Module- 1 Scope and importance of food processing....
Module- 2 Processing of farm crops; cereals, pulse...
Module- 3 Processing of animal products
Module- 4 Principal of size reduction, grain shape...
Module- 5 Theory of mixing, types of mixtures for ...
Module- 6 Theory of separation, size and un sized ...
Module- 7 Theory of filtration, study of different...
Module- 8 Scope & importance of material handl...
Lesson 12. Fish Processing
Fish is found abundantly in all natural waters and is a valuable source of food. Out of about 25,000 species of fish, 250 species of fish are used for edible purpose. Edible fishes are classified into two major categories as fishes having vertebrae with fin appendages are termed as finfish and fishes without skeleton but covered with hard shell are termed as shellfish. Edible shellfishes are mainly salt water fishes.
The fish and shellfish processing industry include marketing of fish, shellfish and marine plant and animals as well as byproducts such as fish meal and oil. Fish oils are richest sources of vitamin A and D. Fish is good source of proteins and minerals. It is used as a live stock feed and the oil is used in margarine and paints also. Exports of canned fish and fish meal are increasing due to the diminishing supply in other countries. About 30 per cent fish processed for human consumption is marketed as fresh; the remainder is frozen fish and fillets in ready-to-eat meals and other convenience products. As the fish and sea food is perishable, it is very essential to process and thereby it can be stored for longer period.
1. Primary Processing of Fish and Sea Food
Pretreatment: Fish are kept on ice in boxes before delivery to the processing plant. At the time of arrival, the fish may be re-iced and placed in cold storage until required for further processing. Pretreatment involves ice removal, washing, grading according to size and de-heading. Large fish may also be scaled before additional processing. Some fish are skinned by immersing in to a warm caustic bath. The effluent from this process has a high organic load and has to be neutralized before discharge.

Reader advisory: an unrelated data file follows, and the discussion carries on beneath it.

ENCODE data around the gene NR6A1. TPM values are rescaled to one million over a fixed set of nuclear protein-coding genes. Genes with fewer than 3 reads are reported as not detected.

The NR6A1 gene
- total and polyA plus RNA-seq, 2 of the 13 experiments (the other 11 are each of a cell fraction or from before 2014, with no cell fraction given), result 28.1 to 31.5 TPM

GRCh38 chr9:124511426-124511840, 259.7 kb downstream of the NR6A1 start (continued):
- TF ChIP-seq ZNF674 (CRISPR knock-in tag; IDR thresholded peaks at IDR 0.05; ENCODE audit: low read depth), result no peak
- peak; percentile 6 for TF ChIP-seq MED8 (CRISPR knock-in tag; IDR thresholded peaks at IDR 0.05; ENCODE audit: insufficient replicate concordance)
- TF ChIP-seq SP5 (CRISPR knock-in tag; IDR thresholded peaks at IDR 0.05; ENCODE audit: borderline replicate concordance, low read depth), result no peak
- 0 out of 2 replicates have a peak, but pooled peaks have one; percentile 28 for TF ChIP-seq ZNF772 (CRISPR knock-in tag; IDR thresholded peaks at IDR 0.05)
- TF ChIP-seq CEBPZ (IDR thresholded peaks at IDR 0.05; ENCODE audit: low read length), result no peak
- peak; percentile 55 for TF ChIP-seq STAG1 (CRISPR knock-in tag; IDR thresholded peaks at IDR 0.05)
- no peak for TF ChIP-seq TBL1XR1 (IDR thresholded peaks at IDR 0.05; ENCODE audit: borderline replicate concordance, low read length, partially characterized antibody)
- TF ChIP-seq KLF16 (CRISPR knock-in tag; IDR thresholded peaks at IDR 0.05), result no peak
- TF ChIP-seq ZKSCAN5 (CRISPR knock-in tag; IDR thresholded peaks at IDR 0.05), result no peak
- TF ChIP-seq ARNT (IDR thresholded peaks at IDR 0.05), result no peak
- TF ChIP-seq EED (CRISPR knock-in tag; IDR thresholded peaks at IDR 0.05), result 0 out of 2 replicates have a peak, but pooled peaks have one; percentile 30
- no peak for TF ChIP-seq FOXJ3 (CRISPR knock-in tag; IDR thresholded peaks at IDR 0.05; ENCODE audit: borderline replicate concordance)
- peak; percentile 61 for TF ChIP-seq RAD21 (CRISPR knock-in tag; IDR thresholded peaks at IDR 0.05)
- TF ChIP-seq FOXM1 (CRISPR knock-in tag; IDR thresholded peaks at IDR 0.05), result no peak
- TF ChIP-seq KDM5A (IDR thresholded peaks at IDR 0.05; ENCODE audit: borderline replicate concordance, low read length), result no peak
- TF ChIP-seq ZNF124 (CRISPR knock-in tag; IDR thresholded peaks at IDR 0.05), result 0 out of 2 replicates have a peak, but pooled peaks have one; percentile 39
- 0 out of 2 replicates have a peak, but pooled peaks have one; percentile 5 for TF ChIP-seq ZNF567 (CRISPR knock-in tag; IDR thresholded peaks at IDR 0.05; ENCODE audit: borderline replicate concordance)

Filleting: The filleting areas are generally separated from the pretreatment department to prevent workers and materials from non sterile pretreatment from contaminating the sterile filleting area. Filleting is performed by machines with mechanical knives that cut the fillets from the backbone and remove the collarbone. Some fillets may be skinned at this step in this process.
Trimming and Inspection: In the trimming section, pin bones are removed and operators inspect the fillets. Any defects and any inferior parts found are removed. Off cuts are collected and minced. Depending upon the final products, the fillets can be cut in to portions according to weight or final product requirements.
Storage/Packaging (Fresh): Fresh products are packaged in boxes with ice which is separated from the product by a layer of plastic. Fillets or pieces can be individually frozen and wrapped in plastic. The blocks are typically frozen and kept in cold storage.
2. Preservation Methods of Fish
Fish is a perishable commodity. It can not be store in normal condition for longer period. There are some in practice to preserve fish which is explained hereunder.
2.1 Canning of Fish
Canning is performed by two methods: precooking and raw pack. Precooking begins with thawing of the fish which are then eviscerated, washed and cooked. Canning retains the natural flavor of the fish usually oily fish are most suitable for canning. Cooking occurs with steam, oil, hot air or smoke for up to 10 hours, depending upon the fish size. The cooked fish are then cooled. After cooling, the head, fins, bones, and undesirable meats are removed and remainder is chopped / cut and placed in cans. Additional fish or vegetable oil, brine, and/or water are added to the cans which are sealed and pressure-cooked before shipment.
The raw pack method begins with thawing and weighing of the fish. Fish are then washed and brined as well as “nobbed,” which is the removal of the head, viscera and tails. The fish are placed in cans, then cooked, drained and dried. After drying, liquid (brine, oil, sauce, water) is added to the cans. Finally, the cans are sealed and sterilized with hot water or steam and then stored.